rs had better move back upon the road on which we had advanced until Warren's troops should be met; but General Grant made light of the proposition and ordered the camp to be established where we were, saying, I think, instead of our going back, we had better hurry Warren forward.
Suggestions to the general to turn back fell as usual upon deaf ears.
While our people were putting up the tents and making preparations for supper, General Grant strolled over to a house near by, owned by a Mr. Chandler, and sat down on the porch.
I accompanied him, and took a seat beside him. In a few minutes a lady came to the door, and was surprised to find that the visitor was the general-in-chief.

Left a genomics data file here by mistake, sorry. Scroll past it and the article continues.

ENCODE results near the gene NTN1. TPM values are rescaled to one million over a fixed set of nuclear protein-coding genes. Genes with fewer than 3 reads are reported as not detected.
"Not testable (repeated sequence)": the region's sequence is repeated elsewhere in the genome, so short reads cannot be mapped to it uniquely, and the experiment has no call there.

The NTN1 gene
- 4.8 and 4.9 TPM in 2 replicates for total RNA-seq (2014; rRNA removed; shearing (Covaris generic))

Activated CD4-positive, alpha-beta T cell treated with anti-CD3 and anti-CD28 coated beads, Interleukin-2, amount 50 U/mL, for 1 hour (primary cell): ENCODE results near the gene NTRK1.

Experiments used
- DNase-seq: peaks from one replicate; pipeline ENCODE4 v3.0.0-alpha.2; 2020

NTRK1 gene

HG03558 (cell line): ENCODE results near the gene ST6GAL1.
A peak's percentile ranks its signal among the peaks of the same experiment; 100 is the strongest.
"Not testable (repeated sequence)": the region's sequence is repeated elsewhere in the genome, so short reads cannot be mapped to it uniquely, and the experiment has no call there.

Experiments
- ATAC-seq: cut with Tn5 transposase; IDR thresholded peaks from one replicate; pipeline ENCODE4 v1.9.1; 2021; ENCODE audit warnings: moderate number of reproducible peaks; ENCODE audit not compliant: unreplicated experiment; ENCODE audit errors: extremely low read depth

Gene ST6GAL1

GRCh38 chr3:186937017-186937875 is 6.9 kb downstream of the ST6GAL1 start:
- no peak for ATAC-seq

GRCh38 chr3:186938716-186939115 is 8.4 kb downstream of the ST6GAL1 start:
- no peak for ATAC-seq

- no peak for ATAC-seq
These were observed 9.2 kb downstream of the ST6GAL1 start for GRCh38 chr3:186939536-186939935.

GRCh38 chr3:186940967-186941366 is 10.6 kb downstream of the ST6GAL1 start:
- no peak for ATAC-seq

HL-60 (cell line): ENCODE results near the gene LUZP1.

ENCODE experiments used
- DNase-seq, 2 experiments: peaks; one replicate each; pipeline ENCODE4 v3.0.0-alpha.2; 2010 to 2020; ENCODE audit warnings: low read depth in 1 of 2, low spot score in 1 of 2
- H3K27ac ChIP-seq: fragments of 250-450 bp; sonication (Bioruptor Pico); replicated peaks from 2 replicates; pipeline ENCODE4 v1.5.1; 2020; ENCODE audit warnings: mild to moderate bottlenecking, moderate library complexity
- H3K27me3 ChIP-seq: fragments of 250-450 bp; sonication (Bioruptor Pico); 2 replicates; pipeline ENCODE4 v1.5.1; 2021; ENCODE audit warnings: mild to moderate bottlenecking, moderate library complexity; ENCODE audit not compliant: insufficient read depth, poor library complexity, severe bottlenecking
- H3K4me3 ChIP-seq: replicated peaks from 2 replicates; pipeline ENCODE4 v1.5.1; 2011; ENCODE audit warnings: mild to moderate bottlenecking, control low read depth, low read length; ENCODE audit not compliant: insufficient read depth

He was always particularly civil to ladies, and he rose to his feet at once, took off his hat, and made a courteous bow. She was ladylike and polite in her behavior, and she and the general soon became engaged in a pleasant talk.
Her conversation was exceedingly entertaining.
She said, among other thi